Anemia is a medical condition in which the red blood cell count or hemoglobin is less than normal. The normal level of hemoglobin is generally different in males and females. For men, anemia is typically defined as hemoglobin level of less than 13.5 gram/100ml and in women as hemoglobin of less than 12.0 gram/100ml. These definitions may vary slightly depending on the source and the laboratory reference used.
Causes and symptoms
Iron is an essential component of the production of healthy RBCs, and iron stores must be maintained for the ongoing production of RBCs by the bone marrow. Iron deficiency anemia can develop as a result of depleted iron stores from chronic blood loss, increased demands for iron as seen in periods of growth (e.g., in infancy and adolescence ), or malabsorption of iron even when foods or supplements are supplying adequate amounts.
It is accepted that iron is hard to absorb; this, in combination with diets that may not meet daily requirements, is a common route to iron deficiency and iron deficiency anemia. Iron can also be lost through strenuous exercise and heavy perspiration, poor digestion, frequent consumption of antacids, long-term illness, heavy menstrual cycles, and other causes.
Infancy is a period of increased risk for iron deficiency because dietary iron may not be adequate for the rapid growth of the child in the first two years of life, an example of increased demand. The human infant is born with a built-in supply of iron, which can be tapped during periods of drinking low-iron milk or formula. Both human milk and cow milk contain rather low levels of iron (0.5–1.0 mg iron/liter).
However, the iron in the mother's breast milk is about 50 percent absorbed by the infant, while the iron of cow milk is only 10 percent absorbed. During the first six months of life, growth of the infant is made possible by the milk in the diet and by the infant's built-in supply of iron. However, premature infants have a lower supply of iron and, for this reason, it is recommended that pre-term infants, beginning at two months of age, be given oral supplements of 7 mg iron/day, as ferrous sulfate.
Iron deficiency can be provoked where infants are fed formulas based on unfortified cow milk. For example, unfortified cow milk is given free of charge to mothers in Chile. This practice has the fortunate result of preventing general malnutrition , but the unfortunate result of allowing the development of mild iron deficiency.
Children have a great need for iron as they grow, and in most cases, the diet will provide replacement iron for the iron used in growth. Children seem to stay in balance unless a bleeding disorder of some kind exists, either hereditary ( hemophilia or von Willebrand's) or related to hookworm infection or another illness. In adolescence, girls have an increased requirement for iron because of increased growth and the start of menstruation .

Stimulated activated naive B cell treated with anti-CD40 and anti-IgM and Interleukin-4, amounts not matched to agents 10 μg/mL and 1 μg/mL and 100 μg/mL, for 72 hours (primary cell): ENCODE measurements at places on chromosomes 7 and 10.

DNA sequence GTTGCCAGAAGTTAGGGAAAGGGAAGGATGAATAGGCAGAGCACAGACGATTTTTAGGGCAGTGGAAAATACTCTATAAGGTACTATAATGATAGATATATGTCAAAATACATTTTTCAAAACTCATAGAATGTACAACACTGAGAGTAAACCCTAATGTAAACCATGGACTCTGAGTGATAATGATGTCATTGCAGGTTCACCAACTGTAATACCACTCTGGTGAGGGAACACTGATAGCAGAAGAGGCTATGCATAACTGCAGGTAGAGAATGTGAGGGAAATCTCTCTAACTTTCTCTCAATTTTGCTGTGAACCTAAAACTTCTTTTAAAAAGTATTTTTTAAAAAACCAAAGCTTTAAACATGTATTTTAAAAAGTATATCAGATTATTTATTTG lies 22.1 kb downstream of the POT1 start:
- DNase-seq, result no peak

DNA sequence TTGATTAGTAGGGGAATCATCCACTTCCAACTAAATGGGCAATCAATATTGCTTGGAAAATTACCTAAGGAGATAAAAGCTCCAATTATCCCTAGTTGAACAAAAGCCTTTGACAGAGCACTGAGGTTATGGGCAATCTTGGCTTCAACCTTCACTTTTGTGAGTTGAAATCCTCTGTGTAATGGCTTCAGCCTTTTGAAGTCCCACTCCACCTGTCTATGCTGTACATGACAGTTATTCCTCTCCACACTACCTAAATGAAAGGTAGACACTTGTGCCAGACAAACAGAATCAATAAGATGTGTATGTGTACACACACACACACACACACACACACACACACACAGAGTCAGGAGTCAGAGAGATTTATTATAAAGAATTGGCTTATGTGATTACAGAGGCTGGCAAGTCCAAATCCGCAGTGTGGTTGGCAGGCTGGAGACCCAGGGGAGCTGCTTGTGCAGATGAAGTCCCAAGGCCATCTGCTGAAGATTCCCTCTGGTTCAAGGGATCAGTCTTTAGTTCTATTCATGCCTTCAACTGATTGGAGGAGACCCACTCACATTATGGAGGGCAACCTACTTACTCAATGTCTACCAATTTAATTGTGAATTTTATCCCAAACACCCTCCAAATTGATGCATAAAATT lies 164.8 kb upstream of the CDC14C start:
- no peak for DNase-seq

Adolescent boys also experience a major growth spurt that demands more iron; iron stores are worn thin especially when healthy red cell function is needed for adequate oxygenation of exercising muscles and developing organs. Teenagers are also not noted for making healthy food choices; often they are losing iron stores and not replenishing iron through diet.
Iron deficiency occurs most often through chronic blood loss, more often in adults than in children, although the sources of bleeding can apply to people of all ages. Blood losses from gastrointestinal bleeding, excessive menstrual bleeding, and infection with hookworm can deplete iron and lead to iron deficiency anemia. In hookworm infection, a parasitic worm that thrives in warm climates, including in the southern United States, enters the body through the skin, such as through bare feet.
The hookworm then migrates to the small intestines where it attaches itself to small sausage-shaped structures in the intestines (villi) that help with the absorption of all nutrients. The hookworm damages the villi, resulting in blood loss; they simultaneously produce anti-coagulants that promote continued bleeding. Each worm can initiate losses of up to 0.25 ml of blood per day.
Chronic blood losses through gradual bleeding in the gastrointestinal tract can be provoked by other conditions such as hemorrhoids, bleeding ulcers, anal fissures, irritable bowel syndrome , aspirin-induced bleeding, blood clotting disorders, and diverticulosis (a condition caused by an abnormal opening from the intestine or bladder). Several genetic diseases also lead to bleeding disorders.